Jon Meacham inspired this piece.
The story was almost over even before it had fully begun. When Keith Jackson, a black eighteen-year-old from Anacostia, heard where the men wanted to do the deal, he grew skeptical. “Where the fuck is the White House?” he asked. Yet the buyers persisted. They got Jackson to Lafayette Park on September 1, 1989, purchasing three ounces of the drug off him for $2,400. “This is crack cocaine,” President Bush told the nation evenings later, flashing the bag the teen sold, “seized a few days ago by drug enforcement agents in a park just across the street from the White House.”
Only the bag was part of a set-up. Presidential aides, vacationing at Bush’s Kennebunkport compound, dreamed up the plan. Buying crack near the White House would show how bad the drug problem was, would justify Bush’s escalating Drug War. But DEA agents failed to find dealers lurking in Lafayette Park. So they focused on Jackson some distance from downtown.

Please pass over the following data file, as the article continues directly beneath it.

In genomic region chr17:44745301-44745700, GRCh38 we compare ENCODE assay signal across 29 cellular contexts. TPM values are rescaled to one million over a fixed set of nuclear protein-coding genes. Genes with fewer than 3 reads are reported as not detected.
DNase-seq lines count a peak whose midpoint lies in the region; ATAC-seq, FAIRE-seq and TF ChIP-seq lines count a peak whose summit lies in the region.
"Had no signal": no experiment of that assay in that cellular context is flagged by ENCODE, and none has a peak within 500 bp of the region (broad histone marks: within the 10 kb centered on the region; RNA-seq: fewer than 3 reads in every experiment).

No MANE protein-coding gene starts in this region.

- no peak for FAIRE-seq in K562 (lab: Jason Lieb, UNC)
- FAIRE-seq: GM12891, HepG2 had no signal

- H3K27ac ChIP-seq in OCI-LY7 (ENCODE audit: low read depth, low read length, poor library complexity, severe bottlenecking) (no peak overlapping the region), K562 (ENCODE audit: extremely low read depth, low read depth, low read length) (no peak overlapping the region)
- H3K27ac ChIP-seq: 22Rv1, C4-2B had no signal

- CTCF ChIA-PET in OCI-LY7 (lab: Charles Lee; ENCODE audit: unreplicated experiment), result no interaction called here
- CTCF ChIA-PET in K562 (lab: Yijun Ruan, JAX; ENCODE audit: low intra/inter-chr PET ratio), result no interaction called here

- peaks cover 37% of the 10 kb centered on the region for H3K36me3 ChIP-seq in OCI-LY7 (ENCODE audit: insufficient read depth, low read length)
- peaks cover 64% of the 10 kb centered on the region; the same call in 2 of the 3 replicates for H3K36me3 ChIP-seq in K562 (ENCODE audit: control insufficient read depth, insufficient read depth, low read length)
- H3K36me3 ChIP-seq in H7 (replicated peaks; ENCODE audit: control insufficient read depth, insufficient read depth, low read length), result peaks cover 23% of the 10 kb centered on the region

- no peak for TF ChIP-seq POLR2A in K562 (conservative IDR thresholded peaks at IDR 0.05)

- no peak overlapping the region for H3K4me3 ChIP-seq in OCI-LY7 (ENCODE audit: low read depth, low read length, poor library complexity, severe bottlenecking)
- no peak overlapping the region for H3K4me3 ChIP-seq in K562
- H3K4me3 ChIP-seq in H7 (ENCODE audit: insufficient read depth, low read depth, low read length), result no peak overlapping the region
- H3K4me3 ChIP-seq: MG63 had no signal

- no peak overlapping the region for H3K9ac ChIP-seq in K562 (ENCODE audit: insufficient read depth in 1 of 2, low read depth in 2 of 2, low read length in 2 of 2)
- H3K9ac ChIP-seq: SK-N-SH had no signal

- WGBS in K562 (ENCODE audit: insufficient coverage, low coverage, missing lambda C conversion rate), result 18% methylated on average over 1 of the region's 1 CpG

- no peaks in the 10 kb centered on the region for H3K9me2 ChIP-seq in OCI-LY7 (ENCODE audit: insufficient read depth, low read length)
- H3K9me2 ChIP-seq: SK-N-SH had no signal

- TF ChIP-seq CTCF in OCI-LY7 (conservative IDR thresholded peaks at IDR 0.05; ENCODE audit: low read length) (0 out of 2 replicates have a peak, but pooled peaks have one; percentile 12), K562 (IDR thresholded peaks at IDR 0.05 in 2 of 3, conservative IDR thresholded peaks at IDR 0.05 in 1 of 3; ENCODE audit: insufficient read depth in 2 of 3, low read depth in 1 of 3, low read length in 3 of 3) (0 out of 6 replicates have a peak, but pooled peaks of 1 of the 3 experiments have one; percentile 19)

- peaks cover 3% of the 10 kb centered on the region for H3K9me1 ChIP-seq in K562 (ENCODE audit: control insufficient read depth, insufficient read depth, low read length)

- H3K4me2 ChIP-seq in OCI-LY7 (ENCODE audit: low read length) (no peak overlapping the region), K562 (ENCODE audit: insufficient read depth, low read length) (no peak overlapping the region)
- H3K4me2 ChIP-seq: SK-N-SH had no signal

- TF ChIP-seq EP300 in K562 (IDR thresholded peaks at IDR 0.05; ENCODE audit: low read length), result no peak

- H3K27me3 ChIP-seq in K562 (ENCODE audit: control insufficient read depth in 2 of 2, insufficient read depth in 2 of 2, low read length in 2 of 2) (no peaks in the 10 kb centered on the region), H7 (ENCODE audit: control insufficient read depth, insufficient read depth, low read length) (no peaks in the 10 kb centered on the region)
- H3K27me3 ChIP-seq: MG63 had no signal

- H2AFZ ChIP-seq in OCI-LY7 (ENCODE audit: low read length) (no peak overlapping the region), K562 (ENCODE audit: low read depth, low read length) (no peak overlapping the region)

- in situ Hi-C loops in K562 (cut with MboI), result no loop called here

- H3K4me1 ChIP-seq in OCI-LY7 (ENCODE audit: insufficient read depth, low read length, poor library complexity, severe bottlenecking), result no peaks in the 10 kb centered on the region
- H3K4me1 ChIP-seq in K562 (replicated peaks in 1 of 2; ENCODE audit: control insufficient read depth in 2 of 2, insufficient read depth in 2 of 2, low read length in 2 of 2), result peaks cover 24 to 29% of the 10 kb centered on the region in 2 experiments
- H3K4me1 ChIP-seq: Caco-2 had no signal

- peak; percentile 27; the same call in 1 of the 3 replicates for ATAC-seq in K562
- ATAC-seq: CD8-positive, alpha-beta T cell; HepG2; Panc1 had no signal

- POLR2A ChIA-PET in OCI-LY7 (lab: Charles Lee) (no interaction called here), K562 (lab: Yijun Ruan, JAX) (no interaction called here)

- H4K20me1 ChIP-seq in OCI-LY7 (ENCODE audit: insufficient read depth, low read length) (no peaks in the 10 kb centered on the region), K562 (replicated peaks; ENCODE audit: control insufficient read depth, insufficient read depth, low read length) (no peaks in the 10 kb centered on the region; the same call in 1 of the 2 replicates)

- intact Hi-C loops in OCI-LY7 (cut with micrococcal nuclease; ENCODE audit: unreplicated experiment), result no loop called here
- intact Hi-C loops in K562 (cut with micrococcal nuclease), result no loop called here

Ensnaring the young man was not easy. “We had to manipulate him to get him down there,” one agent admitted. Jackson was soon deemed guilty—hearing the verdict, he wept so violently “federal marshals subdued him with a straitjacket”—and serving a ten-year prison term. President Bush was unmoved. He felt no weight of responsibility for the teen’s fate. And he never wept, as far as we know. But the story, Bush’s and ours, would go on by God’s…